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Your Guide to the 2022 NBA Trade Market

Last Updated: December 19, 2022
Who could be on the move? Who is even eligible to be traded? Boardroom dives into what to expect between now and the NBA trade deadline.

Fire up the ESPN Trade Machine, for NBA trade season is upon us.

For many fans, it’s the game within the game — coming up with hypothetical scenarios that will drive discussion, debate, and general brouhaha on social media, which is where the NBA thrives.

Of course for teams, this is almost a year-round effort, even if this just happens to be when it all heats up. Franchises can make trades between the start of the regular season up to the NBA’s trade deadline on Feb. 9 (3 p.m. ET), and teams that don’t make the playoffs can start making trades the day after their last regular season games.

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NBA Trade Deadline Season

The NBA’s Collective Bargaining Agreement states that a free agent who signs with an NBA team cannot be traded until Dec. 15. This year, that accounts for 74 total players who just became trade-eligible. Some teams are sellers, some are buyers, and, heck, some just want to move disgruntled players and/or shed their salary to clear out cap space.

Mind you, just because the window opens doesn’t mean that suddenly there’s a flurry. Take a look at last season. The schedule was back to normal after dealing with the COVID-19 pandemic, but the first in-season trade didn’t happen until Jan. 3 — a three-team deal that sent Rajon Rondo to the Cavaliers.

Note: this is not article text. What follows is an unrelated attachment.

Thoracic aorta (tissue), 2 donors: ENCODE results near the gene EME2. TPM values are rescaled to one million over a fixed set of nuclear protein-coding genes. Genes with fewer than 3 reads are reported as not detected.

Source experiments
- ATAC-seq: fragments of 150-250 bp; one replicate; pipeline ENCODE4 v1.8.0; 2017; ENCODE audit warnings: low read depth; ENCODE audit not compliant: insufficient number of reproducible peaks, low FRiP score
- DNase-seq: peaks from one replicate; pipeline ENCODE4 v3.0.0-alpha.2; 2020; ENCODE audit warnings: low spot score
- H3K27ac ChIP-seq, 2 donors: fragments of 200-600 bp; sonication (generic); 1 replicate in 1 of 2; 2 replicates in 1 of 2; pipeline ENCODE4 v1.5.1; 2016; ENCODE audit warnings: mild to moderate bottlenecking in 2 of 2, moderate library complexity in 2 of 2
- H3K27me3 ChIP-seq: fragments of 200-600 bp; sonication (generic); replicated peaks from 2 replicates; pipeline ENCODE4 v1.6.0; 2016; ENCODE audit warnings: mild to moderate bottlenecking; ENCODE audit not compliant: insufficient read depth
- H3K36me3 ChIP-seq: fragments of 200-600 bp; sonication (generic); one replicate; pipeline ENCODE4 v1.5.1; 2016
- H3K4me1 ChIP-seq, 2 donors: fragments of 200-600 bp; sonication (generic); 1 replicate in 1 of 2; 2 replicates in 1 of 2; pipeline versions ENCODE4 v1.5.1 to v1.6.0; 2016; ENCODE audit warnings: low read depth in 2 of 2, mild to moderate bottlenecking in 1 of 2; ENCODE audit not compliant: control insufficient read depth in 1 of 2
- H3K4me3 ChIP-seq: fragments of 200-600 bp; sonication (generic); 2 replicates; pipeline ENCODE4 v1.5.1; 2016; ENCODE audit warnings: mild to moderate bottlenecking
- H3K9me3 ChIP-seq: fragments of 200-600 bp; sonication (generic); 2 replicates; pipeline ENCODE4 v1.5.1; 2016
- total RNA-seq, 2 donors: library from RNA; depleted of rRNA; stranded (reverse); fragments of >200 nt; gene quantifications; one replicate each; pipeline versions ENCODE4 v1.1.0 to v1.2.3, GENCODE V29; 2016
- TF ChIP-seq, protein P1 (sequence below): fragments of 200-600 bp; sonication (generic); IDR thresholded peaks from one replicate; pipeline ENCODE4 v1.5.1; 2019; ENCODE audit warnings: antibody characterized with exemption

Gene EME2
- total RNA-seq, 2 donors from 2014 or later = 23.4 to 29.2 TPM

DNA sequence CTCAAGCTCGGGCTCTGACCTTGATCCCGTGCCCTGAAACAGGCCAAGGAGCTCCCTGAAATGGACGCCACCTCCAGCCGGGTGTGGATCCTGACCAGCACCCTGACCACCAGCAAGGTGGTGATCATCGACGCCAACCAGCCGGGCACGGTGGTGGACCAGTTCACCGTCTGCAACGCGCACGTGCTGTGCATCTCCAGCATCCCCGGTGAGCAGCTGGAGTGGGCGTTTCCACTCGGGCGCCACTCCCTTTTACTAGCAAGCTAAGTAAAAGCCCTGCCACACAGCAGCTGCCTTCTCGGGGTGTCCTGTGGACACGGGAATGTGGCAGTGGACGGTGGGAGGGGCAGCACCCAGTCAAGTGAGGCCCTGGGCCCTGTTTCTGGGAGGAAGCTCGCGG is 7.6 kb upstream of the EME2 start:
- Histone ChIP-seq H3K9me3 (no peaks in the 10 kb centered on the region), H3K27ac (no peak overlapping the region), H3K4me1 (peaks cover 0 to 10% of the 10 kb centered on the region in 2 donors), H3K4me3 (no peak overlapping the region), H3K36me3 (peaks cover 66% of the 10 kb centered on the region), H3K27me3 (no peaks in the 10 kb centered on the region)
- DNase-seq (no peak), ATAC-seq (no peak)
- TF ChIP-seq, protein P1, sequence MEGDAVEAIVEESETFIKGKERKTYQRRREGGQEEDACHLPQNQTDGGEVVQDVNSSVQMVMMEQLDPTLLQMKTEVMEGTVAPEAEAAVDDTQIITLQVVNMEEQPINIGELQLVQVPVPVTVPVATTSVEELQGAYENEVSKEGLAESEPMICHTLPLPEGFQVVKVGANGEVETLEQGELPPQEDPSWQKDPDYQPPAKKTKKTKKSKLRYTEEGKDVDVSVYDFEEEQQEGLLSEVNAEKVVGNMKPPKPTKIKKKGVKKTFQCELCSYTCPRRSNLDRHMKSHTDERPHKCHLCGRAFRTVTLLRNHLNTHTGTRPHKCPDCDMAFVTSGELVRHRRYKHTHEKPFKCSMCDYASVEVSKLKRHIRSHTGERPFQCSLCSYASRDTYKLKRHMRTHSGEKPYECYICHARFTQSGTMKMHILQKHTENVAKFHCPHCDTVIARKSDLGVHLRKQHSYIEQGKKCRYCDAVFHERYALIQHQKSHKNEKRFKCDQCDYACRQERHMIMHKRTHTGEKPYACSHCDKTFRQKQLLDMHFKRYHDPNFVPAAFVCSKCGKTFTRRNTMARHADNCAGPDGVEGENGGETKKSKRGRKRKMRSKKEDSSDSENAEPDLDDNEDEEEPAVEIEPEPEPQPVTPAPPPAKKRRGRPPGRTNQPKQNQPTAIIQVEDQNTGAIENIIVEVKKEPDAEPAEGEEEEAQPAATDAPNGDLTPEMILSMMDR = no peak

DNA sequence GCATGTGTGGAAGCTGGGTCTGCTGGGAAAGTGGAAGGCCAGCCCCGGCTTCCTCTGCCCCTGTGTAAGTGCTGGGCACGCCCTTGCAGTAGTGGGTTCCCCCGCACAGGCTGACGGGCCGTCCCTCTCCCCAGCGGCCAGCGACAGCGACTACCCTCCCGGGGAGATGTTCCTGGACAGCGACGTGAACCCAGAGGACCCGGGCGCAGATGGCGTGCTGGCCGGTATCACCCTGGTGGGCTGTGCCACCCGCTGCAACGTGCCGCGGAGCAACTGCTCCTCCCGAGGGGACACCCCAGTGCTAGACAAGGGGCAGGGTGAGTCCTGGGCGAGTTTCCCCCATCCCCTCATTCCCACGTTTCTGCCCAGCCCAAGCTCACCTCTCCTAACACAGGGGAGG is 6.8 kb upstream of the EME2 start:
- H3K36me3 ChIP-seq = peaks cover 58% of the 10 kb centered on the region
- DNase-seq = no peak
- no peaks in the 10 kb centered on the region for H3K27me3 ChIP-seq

On the flip side, there are still several players that cannot be traded if their contracts have not been officially finalized. Then, you have players with no-trade clauses as part of their contracts or exhibit 10 players who can be waived — but not traded — unless their contract is converted.

Names to Watch

We’re not in the business of speculating, but here are a few big names that became eligible on Thursday and might be on the move.

  • Bradley Beal (5 years, $251 million)
    • The Wizards just signed Beal to a supermax deal, but they haven’t made it past the first round since 2017. They’re currently bottom-feeders in the Eastern Conference, and can technically trade Beal and tank for Victor Wembanyama. Just sayin’.
  • Zach LaVine (5 years, $215 million)
    • The Bulls are spiraling and Lonzo Ball hasn’t played a game this season. LaVine signed a max deal this past summer, and he’s only one of three players on the books for the next three seasons (including this one). If Chicago is looking to cut costs and accumulate picks, he might be shopped.
  • Russell Westbrook (1 year, $47 million)
    • Yeah, we’re tired of hearing about Russ trade scenarios, too. But Westbrook’s value is higher than it was all of last season, coming off the bench and averaging 14.3 points, 7.5 assists, and six rebounds per game. He exercised his one-year player option this summer, thus he is finally eligible.

Don’t get your hopes up too much — again, most trades don’t happen until January, if not February as the deadline approaches. But at the very least, we know that teams are talking.

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About The Author
Anthony Puccio
Anthony Puccio
Anthony Puccio is a former Staff Writer at Boardroom. Puccio has 10 years of experience in journalism and content creation, previously working for SB Nation, The Associated Press, New York Daily News, SNY, and Front Office Sports. In 2016, he received New York University's CCTOP scholarship and earned a bachelor's degree in Communications from St. John's University. He can be spotted a mile away thanks to his plaid suits and thick New York accent. Don't believe us? Check his Twitter @APooch.